Under a new directive that reverses former President Donald Trump
's harsh policies, Immigration
and Customs Enforcement will no longer detain most immigrants who are pregnant, nursing, or have given birth in the last year.
According to the Washington Post
, as of Thursday, there were 13 pregnant women
custody who are now being considered for release.
The Hill was the first to report on President Joe Biden
's administration's memo containing the new guidance on Friday.
During Trump's crackdown on undocumented immigrants
, pregnant women were not given a presumption of release, and Trump reversed a Barack Obama-era directive requiring ICE not to detain pregnant women unless "extraordinary circumstances or the requirement of mandatory detention" existed.
The Biden policy goes even further than the Obama policy by including people
who are pregnant or nursing within a year.
According to The Hill, the new memo from ICE acting director Tae Johnson to officers states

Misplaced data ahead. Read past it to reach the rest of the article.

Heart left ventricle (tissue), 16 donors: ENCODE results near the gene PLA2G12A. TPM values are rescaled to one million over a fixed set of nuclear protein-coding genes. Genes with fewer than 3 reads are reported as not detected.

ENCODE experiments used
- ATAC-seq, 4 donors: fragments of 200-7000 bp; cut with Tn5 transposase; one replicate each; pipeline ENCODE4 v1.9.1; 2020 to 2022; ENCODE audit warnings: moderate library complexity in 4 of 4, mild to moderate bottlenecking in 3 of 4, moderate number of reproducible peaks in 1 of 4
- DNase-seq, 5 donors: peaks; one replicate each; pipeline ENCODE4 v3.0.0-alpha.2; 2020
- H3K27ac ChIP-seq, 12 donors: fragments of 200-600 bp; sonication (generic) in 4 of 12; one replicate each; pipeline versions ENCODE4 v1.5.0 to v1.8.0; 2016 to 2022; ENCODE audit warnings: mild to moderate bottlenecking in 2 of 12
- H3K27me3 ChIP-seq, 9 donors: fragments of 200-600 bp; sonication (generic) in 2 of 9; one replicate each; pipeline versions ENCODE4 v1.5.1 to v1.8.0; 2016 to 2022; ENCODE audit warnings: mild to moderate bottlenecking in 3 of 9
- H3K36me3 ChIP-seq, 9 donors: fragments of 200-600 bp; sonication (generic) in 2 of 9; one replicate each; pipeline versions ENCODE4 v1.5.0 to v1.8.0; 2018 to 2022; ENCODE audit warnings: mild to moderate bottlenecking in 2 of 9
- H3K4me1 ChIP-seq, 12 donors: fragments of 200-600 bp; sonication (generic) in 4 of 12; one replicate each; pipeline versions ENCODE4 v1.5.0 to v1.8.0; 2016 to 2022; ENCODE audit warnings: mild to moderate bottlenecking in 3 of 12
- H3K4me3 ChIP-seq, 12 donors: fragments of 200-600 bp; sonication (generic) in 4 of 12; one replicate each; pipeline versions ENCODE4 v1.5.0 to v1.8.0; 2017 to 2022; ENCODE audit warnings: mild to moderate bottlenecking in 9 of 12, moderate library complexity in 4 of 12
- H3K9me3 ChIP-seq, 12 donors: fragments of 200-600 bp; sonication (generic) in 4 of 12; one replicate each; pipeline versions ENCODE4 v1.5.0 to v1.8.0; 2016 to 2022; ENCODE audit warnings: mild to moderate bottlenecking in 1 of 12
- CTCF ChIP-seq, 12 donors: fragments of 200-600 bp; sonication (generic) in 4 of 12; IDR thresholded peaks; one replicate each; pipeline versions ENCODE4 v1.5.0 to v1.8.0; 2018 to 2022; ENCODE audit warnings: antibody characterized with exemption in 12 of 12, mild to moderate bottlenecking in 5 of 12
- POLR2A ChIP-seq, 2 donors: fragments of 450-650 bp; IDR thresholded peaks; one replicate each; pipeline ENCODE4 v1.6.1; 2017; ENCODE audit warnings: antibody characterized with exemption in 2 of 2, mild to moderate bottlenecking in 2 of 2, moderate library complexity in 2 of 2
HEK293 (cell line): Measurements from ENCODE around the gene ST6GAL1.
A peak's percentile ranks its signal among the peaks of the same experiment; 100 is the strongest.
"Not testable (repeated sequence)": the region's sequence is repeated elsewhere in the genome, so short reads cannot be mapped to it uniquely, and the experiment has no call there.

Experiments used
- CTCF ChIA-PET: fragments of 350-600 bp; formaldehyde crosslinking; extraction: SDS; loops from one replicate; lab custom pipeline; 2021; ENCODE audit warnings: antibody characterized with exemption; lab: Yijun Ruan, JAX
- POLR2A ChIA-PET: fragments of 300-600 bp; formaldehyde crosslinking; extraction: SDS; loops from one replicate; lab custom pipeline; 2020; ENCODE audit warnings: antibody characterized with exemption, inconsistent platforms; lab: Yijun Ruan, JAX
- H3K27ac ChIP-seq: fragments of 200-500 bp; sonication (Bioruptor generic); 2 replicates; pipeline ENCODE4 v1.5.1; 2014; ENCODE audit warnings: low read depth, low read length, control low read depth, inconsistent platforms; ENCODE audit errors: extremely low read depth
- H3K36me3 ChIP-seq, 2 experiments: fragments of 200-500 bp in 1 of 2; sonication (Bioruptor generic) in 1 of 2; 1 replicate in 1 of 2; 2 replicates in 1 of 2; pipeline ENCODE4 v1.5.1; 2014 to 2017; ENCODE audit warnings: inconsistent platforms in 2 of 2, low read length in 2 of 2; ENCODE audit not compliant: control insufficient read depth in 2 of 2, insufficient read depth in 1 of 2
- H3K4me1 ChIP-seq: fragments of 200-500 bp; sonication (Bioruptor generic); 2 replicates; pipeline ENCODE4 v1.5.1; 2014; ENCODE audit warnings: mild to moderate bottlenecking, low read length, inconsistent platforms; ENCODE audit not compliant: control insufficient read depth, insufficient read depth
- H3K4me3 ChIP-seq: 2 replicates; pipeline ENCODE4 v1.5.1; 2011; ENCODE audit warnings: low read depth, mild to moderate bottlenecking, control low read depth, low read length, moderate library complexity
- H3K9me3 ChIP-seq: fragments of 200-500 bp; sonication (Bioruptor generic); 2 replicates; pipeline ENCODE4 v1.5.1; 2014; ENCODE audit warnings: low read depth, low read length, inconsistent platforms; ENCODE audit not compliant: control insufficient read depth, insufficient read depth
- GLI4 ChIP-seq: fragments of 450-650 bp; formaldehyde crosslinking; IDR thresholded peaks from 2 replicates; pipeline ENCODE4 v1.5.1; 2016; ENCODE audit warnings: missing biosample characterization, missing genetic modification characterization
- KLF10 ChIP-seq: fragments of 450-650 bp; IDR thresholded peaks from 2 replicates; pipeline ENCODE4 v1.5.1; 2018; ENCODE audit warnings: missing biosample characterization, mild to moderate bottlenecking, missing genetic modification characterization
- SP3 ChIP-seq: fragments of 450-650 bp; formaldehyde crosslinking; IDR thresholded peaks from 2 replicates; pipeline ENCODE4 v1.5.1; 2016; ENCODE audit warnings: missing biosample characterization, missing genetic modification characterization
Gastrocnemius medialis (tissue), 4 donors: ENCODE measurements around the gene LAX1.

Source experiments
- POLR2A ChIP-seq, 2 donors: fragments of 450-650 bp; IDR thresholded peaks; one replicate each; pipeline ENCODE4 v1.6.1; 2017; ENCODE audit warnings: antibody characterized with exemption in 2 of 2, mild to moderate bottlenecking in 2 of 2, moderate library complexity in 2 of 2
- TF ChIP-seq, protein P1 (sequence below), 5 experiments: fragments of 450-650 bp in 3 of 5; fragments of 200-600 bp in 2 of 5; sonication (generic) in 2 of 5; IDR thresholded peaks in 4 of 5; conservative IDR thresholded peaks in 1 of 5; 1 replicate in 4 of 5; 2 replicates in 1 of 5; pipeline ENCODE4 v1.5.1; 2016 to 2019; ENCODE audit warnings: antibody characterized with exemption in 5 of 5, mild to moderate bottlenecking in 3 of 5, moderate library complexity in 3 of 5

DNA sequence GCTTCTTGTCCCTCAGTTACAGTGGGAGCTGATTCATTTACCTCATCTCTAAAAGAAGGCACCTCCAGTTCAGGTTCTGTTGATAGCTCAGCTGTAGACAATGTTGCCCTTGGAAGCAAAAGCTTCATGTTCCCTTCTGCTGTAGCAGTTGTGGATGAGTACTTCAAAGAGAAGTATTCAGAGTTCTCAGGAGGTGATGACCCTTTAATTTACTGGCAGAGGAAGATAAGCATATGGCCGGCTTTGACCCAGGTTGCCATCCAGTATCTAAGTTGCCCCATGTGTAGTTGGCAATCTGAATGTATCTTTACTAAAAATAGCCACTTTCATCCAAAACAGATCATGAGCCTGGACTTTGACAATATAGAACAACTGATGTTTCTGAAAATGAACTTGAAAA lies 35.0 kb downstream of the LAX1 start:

that “[g]enerally ICE should not detain, arrest
, or take into custody for an administrative violation of the immigration laws individuals known to be pregnant, postpartum, or nursing unless release is prohibited by law or exceptional circumstances exist.”
ICE has a long and troubling history
of alleged mistreatment of pregnant detainees. Some have told lawyers that they were denied timely treatment after having a miscarriage
. The number of women who miscarried in ICE custody nearly doubled under Trump, according to the Daily Beast in 2019. Women in detention and doctors have also reported that women have been shackled during pregnancy
ICE officers must obtain permission from a superior to request detention of a pregnant or nursing immigrant, according to Johnson's new memo, which also directs the agency to collect and track data on pregnancy among detainees.
Pregnancies are routinely tested on women who enter ICE custody.
“ICE is committed to protecting the integrity of our immigration system as well as the health
and safety of pregnant, postpartum, and nursing individuals,” Johnson said in a statement, according to the Post. “Given the unique needs of this population, we will not detain individuals known to be pregnant, postpartum, or nursing unless release is prohibited by law or exceptional circumstances envelop them.”